What’s the story around Tornado Cash? The U.S. Department of the Treasury made its case in a press release, but the question still lingers. Because, as many people have pointed out, Tornado Cash is not an institution. It’s a smart contract in the Ethereum blockchain and, according to US law, code is supposed to be speech. Are they challenging that? To make things even more suspicious, the Netherlands arrested an alleged Tornado Cash developer.
What is going on here? Was that man arrested just for writing code? How’s that possible? He didn’t launder that money himself… or did he? According to FIOD, the developer “is suspected of involvement in concealing criminal financial flows and facilitating money laundering through the mixing of cryptocurrencies through the decentralised Ethereum mixing service Tornado Cash.”
That could mean a number of things. Is there more to this story? Is the developer guilty of other crimes besides writing code? Or did the world’s authorities start an all-out war on privacy while we weren’t looking? Very few people are able to answer those questions at the moment. What we can do, though, is consult with the Twitterati and see what the general sentiment out there is.
Privacy Is A Human Right
- Stani Kulechov, the Aave Protocol CEO, schooled regulators about the justified and legal use of privacy tools. “This arrest makes all privacy/encryption developers a target. The worst part is people use privacy tools on a daily basis online, because the internet is an unsafe place without privacy or encryption.”
- Bankless’ Ryan Sean Adams broke it down to the essential. “They put a man in jail because bad people used his open source code. This cannot stand in any free society”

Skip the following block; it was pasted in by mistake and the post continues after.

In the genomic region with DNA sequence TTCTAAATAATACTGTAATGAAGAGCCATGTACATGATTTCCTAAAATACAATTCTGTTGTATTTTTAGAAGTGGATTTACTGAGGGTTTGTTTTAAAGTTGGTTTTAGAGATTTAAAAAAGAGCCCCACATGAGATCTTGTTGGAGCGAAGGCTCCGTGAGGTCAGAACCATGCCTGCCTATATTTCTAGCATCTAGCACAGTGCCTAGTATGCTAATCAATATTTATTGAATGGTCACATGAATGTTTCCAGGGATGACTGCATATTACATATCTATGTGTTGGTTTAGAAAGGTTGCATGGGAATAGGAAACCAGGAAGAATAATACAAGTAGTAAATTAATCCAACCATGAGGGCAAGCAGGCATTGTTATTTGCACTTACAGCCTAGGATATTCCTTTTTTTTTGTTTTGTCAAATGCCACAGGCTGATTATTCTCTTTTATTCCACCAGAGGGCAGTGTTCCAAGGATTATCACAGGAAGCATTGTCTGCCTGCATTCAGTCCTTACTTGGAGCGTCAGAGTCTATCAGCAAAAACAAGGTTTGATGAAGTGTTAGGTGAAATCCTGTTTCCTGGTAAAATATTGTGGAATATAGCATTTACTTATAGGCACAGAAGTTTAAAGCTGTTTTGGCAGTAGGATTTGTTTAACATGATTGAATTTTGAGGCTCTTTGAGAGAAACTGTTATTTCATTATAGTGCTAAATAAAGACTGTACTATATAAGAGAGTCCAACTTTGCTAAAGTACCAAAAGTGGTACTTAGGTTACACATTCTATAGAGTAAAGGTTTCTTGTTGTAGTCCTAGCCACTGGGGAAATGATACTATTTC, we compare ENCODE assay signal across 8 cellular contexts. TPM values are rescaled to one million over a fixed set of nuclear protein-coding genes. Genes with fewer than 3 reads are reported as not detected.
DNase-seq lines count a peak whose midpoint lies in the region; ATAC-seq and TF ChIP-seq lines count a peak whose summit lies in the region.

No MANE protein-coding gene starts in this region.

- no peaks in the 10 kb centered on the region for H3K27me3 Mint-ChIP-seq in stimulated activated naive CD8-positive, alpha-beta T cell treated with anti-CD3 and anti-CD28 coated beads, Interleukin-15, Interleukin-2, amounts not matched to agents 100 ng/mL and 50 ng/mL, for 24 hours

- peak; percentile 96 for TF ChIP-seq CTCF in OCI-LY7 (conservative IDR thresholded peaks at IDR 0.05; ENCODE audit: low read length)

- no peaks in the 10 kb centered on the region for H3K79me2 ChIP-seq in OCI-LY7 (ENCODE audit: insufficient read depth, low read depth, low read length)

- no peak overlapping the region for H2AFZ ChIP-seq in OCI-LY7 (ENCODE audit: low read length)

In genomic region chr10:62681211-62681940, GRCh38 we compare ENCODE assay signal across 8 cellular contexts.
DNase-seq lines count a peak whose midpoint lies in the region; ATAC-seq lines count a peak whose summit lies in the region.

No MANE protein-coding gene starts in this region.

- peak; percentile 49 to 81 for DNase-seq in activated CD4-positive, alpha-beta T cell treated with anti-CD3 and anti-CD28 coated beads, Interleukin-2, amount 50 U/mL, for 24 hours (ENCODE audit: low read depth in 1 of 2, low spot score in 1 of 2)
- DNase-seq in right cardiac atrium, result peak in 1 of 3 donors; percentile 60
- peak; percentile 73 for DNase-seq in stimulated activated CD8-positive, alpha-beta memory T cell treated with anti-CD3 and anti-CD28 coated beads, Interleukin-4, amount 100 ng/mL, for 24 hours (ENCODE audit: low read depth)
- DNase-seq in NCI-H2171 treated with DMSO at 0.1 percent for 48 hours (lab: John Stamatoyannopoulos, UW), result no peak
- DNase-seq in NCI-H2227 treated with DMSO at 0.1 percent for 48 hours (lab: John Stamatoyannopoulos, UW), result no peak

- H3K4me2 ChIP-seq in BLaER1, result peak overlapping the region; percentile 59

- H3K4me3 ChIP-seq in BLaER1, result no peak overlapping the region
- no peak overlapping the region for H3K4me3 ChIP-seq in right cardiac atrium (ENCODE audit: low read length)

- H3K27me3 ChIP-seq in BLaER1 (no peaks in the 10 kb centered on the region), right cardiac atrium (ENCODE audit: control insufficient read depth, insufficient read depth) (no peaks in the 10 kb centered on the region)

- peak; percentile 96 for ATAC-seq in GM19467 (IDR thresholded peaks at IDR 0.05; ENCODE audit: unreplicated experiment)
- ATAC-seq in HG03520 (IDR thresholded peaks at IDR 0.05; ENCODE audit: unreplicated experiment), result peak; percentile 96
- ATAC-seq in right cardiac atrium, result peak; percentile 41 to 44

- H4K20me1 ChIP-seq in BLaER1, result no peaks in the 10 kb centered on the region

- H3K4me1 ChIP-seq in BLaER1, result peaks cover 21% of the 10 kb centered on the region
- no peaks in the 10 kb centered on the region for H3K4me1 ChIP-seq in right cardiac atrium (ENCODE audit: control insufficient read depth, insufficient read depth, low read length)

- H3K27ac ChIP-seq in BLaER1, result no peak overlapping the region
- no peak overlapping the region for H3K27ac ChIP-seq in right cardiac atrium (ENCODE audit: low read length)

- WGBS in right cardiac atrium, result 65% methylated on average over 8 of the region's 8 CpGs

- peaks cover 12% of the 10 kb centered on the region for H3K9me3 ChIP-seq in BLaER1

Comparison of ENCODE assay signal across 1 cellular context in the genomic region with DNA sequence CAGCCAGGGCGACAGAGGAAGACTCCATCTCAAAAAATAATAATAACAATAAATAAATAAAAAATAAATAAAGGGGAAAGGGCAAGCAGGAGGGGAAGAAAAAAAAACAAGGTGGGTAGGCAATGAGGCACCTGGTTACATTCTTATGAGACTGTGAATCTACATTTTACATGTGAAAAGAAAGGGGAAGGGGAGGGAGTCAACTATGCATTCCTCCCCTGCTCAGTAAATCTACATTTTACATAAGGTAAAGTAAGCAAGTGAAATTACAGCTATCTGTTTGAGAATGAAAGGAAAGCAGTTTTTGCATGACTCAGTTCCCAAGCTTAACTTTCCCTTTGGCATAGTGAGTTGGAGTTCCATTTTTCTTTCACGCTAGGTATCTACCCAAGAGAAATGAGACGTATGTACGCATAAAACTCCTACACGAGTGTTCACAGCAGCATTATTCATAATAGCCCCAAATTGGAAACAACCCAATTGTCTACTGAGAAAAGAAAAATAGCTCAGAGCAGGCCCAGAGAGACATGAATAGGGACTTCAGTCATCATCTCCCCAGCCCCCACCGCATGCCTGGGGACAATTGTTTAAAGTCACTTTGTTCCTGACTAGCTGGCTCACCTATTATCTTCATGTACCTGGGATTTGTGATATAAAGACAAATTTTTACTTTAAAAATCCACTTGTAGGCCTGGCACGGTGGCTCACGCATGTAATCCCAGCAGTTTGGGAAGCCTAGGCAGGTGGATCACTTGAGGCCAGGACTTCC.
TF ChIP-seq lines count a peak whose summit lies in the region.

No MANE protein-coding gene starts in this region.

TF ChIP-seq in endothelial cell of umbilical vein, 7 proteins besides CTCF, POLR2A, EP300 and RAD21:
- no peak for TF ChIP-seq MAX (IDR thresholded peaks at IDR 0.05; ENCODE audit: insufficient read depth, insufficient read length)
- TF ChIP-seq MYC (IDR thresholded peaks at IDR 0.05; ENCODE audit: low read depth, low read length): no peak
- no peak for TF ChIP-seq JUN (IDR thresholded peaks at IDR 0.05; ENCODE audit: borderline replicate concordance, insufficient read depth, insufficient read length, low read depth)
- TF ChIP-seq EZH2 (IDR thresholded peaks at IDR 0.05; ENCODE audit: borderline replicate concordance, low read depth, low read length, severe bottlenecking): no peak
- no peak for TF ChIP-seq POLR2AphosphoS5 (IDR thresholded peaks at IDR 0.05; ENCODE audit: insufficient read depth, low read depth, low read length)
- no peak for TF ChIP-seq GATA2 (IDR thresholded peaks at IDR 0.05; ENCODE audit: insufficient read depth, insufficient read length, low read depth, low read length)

- Shape Shift’s Erik Voorhees commented on the absurdity of the situation. “TC is not a person, nor a business entity. It’s an open source software tool. It cannot be sanctioned, it does not respond to subpoena or legal request.”
The headline: "Treasury Sanctions Tornado Cash"
Reality: TC is not a person, nor a business entity. It's an open source software tool. It cannot be sanctioned, it does not respond to subpoena or legal request.
***It is privacy-seeking Americans who have been sanctioned.***
— Erik Voorhees (@ErikVoorhees) August 8, 2022
- Matt Corallo, the bitcoin core contributor who suspiciously went after bitcoin maxis recently, shared a call to action. “This is completely and totally unacceptable and needs to be fought in court, in lobbies in Brussels, and ultimately in ads for voters.”
- Controversial analyst and trader PlanB spoke for The Netherlands. “Dutch IRS doing dirty job for the US. Arresting an open source developer because “criminals” might have used the open source (!) software. A disgrace to my country and my hometown Amsterdam.”
- Analyst and podcast guest of the year, Lyn Alden analyzed the case and provided the historical perspective. “In the early decades of the internet, when
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